# Levene's Test in two different samples [closed]

How can I perform in R, a Levene's Test of two different samples to check homoscedasticity without being none of them a factor and not building new variables (what I really want to do is to compare variances of a variable in just a few levels of the factor, not all of them).

• hey it should be do-able, but can you have some example dataset, and also what you have tried so far Commented Apr 14, 2020 at 12:50
• Is this a statistics question or an R question. Are you in need of the syntax to apply Levene tests to only a subset of your data or do you have statistical questions about applying Levene test to only part of your data? Commented Apr 14, 2020 at 12:57
• just an R question @Bernhard Commented Apr 15, 2020 at 9:44
• Just R questions are not on topic on CrossValidated. Sometimes software questions are closed very fast here, so don't be surprised if that happens to your next R question. Better put statistics questions here and software questions on StackOverflow. Commented Apr 15, 2020 at 11:21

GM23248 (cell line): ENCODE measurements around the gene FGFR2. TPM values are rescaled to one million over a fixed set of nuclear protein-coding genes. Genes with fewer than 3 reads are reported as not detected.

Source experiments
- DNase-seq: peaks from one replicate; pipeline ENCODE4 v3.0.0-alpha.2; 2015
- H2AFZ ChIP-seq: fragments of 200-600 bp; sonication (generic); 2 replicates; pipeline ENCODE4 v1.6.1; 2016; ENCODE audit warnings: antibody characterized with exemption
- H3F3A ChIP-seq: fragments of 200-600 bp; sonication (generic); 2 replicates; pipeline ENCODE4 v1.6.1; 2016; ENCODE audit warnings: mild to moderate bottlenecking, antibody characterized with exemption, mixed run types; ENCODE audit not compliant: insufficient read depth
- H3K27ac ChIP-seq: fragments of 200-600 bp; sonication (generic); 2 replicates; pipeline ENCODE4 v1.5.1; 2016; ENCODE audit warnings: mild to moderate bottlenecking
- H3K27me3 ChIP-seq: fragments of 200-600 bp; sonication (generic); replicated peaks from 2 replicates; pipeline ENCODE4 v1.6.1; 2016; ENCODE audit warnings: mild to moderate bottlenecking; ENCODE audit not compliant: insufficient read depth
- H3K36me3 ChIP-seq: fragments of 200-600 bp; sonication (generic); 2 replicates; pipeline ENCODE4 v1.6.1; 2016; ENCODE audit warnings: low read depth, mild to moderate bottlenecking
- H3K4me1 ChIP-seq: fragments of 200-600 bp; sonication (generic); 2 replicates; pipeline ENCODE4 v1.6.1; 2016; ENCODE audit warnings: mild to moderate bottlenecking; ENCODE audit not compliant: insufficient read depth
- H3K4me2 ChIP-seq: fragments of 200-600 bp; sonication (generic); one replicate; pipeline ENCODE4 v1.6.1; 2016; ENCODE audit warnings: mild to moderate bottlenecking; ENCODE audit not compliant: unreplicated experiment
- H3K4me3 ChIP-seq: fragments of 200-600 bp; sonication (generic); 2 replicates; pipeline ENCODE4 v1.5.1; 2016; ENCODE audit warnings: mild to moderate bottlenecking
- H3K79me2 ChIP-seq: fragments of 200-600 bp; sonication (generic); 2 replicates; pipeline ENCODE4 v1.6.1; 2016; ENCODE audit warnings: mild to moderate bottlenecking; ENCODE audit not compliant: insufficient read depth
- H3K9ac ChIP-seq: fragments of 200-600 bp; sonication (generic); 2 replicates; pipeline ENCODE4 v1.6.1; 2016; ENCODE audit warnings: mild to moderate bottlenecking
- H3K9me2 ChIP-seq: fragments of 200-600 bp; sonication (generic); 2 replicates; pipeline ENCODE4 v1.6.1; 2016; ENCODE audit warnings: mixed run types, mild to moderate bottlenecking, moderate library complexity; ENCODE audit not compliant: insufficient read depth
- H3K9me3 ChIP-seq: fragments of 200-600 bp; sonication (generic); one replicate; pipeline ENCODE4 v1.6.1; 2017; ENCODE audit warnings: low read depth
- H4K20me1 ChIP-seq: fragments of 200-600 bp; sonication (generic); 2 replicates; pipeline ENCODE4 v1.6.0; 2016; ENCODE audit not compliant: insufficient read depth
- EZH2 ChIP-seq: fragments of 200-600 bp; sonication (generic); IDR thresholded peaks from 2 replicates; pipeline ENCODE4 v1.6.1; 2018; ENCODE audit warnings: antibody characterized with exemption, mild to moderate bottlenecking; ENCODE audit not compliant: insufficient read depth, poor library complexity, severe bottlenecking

Let x1 and x2 be the two different samples.

x1<- rnorm(100, 50, 16)
x2<- rnorm(100, 60, 18)

leveneTest(x~gr, data=rbind(data.frame(x=x1, gr='gr1'),
data.frame(x=x2, gr='gr2')),
center='mean')


Result

Levene's Test for Homogeneity of Variance (center = "mean")
Df F value  Pr(>F)
group   1  7.0547 0.00855 **
198
---
Signif. codes:  0 ‘***’ 0.001 ‘**’ 0.01 ‘*’ 0.05 ‘.’ 0.1 ‘ ’ 1


Creating a function

If you don't want to make any changes in the variable names in the code every time, you can create a new function as below:

library(car)

levtest<- function(x, y) {
leveneTest(dv~gr, data=rbind(data.frame(dv=x, gr='gr1'),
data.frame(dv=y, gr='gr2')), center='mean')
}

levtest(x1, x2)


Result

Levene's Test for Homogeneity of Variance (center = "mean")
Df F value  Pr(>F)
group   1  7.0547 0.00855 **
198
---
Signif. codes:  0 ‘***’ 0.001 ‘**’ 0.01 ‘*’ 0.05 ‘.’ 0.1 ‘ ’ 1

• Thank you very much! I was looking for some alternative to leveneTest that avoid defining new variables as factors but your answes solves my problem perfectly. Commented Apr 15, 2020 at 9:49
• @heyou You're welcome. Commented Apr 15, 2020 at 9:56